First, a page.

Phishing e-mail campaigns are used to steal sensitive data such as login information and usually their success depends on a user clicking a link which leads to a phishing website that looks like a regular login page. However, not all phishing campaigns use remote websites as we are about to see.
Scammers continue to surprise us with their methods.
Several email users across the country have recently reported that they received emails that looked like traditional payment notifications phishing with a fairly usual text: “Good day, please find attached a copy of your payment notification.” The HTML attachment (invoice.html or payment.html) it carried turned out to be anything but usual, instead it redirects the browser to a fake login page.
The next step is to load the website in a browser. After opening the file in Firefox, it became obvious why the script was so large. Unlike most other HTML-based phishing attachments, this one didn’t depend on an external fake login page but carried the entire thing within its body.
Although the page was supposed to look like a Microsoft Docs page, the scammers provided a list with multiple valid e-mail providers such as Gmail, Yahoo, AOL, Hotmail, Office365 etc. one could use to “log in”.
The catch for such a scheme to work is to create a page that looks genuine and inspires trust for users to fill in their login information. From our observations, in this particular case, scammers did a pretty good job as the page under examination feels authentic.
After the user supplies an e-mail and a password, the website appears to connect the session to the e-mail server, but actually, it sends a HTTP GET request containing login data specified by the user to a remote web server at hxxp://7l748.l748393.96.lt/.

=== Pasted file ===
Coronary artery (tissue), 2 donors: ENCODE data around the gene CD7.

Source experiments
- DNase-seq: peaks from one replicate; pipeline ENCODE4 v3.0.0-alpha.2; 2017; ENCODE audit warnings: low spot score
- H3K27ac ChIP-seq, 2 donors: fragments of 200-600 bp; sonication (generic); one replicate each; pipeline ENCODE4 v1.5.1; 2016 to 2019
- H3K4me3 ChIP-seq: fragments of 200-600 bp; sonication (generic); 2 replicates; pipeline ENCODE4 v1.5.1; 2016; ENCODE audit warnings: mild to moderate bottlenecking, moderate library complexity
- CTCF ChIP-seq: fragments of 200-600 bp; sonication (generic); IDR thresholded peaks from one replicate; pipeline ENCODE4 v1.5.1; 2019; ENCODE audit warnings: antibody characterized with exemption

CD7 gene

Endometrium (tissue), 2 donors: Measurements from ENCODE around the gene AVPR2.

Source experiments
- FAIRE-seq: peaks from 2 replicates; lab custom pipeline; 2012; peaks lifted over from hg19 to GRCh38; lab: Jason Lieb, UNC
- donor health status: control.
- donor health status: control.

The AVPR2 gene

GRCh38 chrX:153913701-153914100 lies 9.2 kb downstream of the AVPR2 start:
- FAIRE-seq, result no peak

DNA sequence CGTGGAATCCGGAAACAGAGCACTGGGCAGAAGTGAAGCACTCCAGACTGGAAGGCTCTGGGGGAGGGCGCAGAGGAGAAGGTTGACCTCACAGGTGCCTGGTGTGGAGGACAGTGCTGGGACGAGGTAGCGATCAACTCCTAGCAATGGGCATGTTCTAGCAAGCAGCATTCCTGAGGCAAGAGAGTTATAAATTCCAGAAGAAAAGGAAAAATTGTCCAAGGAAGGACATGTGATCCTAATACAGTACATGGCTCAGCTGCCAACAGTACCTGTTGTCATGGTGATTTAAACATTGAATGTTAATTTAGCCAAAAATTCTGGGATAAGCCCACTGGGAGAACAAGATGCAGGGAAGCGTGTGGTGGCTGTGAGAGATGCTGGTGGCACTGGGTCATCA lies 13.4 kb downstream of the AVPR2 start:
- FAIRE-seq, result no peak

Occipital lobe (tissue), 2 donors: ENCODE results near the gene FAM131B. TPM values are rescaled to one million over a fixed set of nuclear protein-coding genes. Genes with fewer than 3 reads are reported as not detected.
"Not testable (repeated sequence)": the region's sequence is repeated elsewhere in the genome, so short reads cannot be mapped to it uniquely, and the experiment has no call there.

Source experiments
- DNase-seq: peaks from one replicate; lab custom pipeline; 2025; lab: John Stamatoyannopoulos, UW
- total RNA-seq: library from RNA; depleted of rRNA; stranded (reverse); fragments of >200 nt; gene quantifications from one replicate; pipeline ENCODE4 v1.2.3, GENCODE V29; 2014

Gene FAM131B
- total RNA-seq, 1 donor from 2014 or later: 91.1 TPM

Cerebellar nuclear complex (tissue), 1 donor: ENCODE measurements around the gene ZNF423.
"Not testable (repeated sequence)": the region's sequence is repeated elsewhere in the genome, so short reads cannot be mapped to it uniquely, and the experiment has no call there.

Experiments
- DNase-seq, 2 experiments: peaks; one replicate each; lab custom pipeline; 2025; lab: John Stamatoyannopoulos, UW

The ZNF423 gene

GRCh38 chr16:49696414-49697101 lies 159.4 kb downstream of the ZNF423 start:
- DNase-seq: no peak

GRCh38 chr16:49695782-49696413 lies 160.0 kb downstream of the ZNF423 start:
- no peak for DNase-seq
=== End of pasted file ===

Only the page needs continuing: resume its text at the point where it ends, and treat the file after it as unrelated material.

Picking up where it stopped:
Subsequently, an additional request for a phone number and a recovery e-mail is displayed to the user. When those fields are filled in as well and sent to the same domain as before, although this time using a POST request, the browser is redirected to a low-quality picture of the supposed invoice and right after that the page is redirected again, but this time to either a genuine Microsoft website or to the domain specified in the recovery e-mail supplied by the user.
Sending user’s login information to a server and then redirecting the browser to a legitimate web page is normal behavior for a phishing page. Although, in this case the phishing page not only steals the credentials but also transfers them online without any encryption in plain HTTP to a remote location.
Besides that, what is unusual about this phishing is the fact that the entire phishing page was delivered as an attachment. We believe that this was intended to avoid email security filters and analytics on web proxies. Also, by generating the landing page locally, the attackers reduce the risk that their landing page will be discovered and removed, but whatever the reason was, their M.O. is quite ingenious.
However, this isn’t the first phishing scam with a similar “self-contained” website, but this was the first time we came across such a complex HTML phishing attachment that carried all the scripts and files in one package and didn’t depend on a remote server for anything else than for collecting the stolen credentials.
At StratusPointIT, we support all our customers by offering them guidance, training and professional IT security features to prevent advanced cyber-attacks such as this one from compromising their systems.